The Center for Asian Studies, in co-sponsorship with the Department of History, Department of East Asian Languages and Literature, presents
“Melodrama, Gender, and Politics in Nineteenth-Century Commercial Kun Opera”
with Andrea S. Goldman, Assistant Professor, Department of History, University of California, Los Angeles
Friday, April 8, 2011
Murray Krieger Hall, Room 126
This talk examines an early Qing playwright-edition drama and its nineteenth-century Kun opera (kunju) performance redactions. Fei-Cui yuan tells the story of a poor scholar's attempt to protect his land from annexation by a ruthless official. The scholar is assisted by a winsome vagabond seamstress and a bumbling yamen runner. This triumvirate of righteousness is held up as the moral antidote to the destructive power of masculine privilege. When legal channels fail them, the protagonists take matters into their own hands. Justice is eventually restored by an emperor-ex-machina. Audiences for commercial kunju rarely saw full plays, however. Popular performed versions tended to truncate the story and dispense with its “happy ending.” The climatic scenes featured the daring deeds of the heroine and ended, typically, with the protagonists on the run and the seamstress grieving her mother’s murder by the henchman of the corrupt official. This suggests that audiences were more attuned to sentimentalized depictions of injustice than to the restoration of order. The cross-dressed youths who played the seamstress clearly stole the show. Commercial kunju thus offered urban playgoers a space for escape and a vehicle for the voicing of pointed social commentary. This melodrama of ressentiment was inflected with class and gender sympathies: the good tended to be poor and/or female; the bad, rich men and their flunkeys. This sexing of political complaint¬ that is, both the gendered face of chivalry and the allure of the dan actors¬ became a hallmark of commercial kunju in the Qing capital.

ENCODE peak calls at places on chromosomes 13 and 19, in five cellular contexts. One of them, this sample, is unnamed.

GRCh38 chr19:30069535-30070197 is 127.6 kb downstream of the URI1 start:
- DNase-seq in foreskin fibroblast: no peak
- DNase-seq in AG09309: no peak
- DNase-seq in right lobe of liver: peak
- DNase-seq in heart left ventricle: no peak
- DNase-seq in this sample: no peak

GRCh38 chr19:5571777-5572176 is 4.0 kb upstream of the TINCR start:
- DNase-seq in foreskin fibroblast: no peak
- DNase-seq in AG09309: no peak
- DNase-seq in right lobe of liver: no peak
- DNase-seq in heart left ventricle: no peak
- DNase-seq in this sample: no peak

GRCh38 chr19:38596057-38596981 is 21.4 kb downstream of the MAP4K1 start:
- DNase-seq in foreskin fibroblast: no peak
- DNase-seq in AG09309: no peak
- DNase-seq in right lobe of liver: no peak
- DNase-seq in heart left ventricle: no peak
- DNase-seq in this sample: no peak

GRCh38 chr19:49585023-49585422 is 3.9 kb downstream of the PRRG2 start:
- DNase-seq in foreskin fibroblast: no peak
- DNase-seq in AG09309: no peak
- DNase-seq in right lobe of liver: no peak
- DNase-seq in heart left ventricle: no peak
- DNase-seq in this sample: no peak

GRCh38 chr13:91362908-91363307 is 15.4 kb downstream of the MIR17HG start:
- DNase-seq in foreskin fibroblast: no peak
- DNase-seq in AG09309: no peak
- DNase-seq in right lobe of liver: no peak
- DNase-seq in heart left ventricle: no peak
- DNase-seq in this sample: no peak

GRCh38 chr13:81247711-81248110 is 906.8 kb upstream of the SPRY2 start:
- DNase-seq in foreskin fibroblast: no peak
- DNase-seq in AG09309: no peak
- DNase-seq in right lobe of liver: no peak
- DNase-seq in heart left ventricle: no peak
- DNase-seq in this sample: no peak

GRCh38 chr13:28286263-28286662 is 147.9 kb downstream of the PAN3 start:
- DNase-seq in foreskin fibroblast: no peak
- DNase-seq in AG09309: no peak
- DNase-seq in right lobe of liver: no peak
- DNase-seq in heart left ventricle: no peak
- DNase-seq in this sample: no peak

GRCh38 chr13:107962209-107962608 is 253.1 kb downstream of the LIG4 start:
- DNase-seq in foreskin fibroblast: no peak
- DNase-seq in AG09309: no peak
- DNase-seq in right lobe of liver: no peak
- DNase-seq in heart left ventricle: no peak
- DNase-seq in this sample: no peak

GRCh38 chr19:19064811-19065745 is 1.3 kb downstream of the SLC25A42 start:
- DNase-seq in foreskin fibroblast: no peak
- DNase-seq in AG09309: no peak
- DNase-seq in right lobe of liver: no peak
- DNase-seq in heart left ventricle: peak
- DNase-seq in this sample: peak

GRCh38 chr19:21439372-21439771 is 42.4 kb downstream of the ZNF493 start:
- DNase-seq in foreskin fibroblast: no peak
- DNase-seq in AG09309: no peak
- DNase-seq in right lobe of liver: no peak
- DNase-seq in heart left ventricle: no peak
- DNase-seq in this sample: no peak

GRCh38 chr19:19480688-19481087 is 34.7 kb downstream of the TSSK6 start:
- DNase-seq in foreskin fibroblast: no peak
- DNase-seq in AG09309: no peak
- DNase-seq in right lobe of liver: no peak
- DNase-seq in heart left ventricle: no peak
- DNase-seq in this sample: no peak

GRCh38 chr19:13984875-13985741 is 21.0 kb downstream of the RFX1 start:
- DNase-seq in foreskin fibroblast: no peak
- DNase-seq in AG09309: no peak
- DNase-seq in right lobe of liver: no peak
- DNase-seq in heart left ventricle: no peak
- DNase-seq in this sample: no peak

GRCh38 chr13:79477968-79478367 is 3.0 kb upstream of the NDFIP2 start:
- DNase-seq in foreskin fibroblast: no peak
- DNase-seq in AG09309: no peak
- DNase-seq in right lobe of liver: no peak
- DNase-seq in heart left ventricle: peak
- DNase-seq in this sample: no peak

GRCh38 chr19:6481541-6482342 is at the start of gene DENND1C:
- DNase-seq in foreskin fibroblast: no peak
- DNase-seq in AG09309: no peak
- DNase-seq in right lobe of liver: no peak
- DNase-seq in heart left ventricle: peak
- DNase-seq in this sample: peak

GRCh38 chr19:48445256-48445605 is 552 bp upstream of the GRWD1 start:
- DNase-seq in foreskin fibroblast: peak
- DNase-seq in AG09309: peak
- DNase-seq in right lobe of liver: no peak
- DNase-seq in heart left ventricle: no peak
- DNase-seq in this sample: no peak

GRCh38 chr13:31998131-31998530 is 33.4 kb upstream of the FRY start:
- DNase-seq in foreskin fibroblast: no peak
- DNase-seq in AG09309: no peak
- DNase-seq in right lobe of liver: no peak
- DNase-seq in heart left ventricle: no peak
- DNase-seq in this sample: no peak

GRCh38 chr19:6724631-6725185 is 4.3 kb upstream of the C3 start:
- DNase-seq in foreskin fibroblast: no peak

A light lunch will be provided; RSVPs are requested. For more information or to RSVP, please contact Sandy Cushman, email@example.com.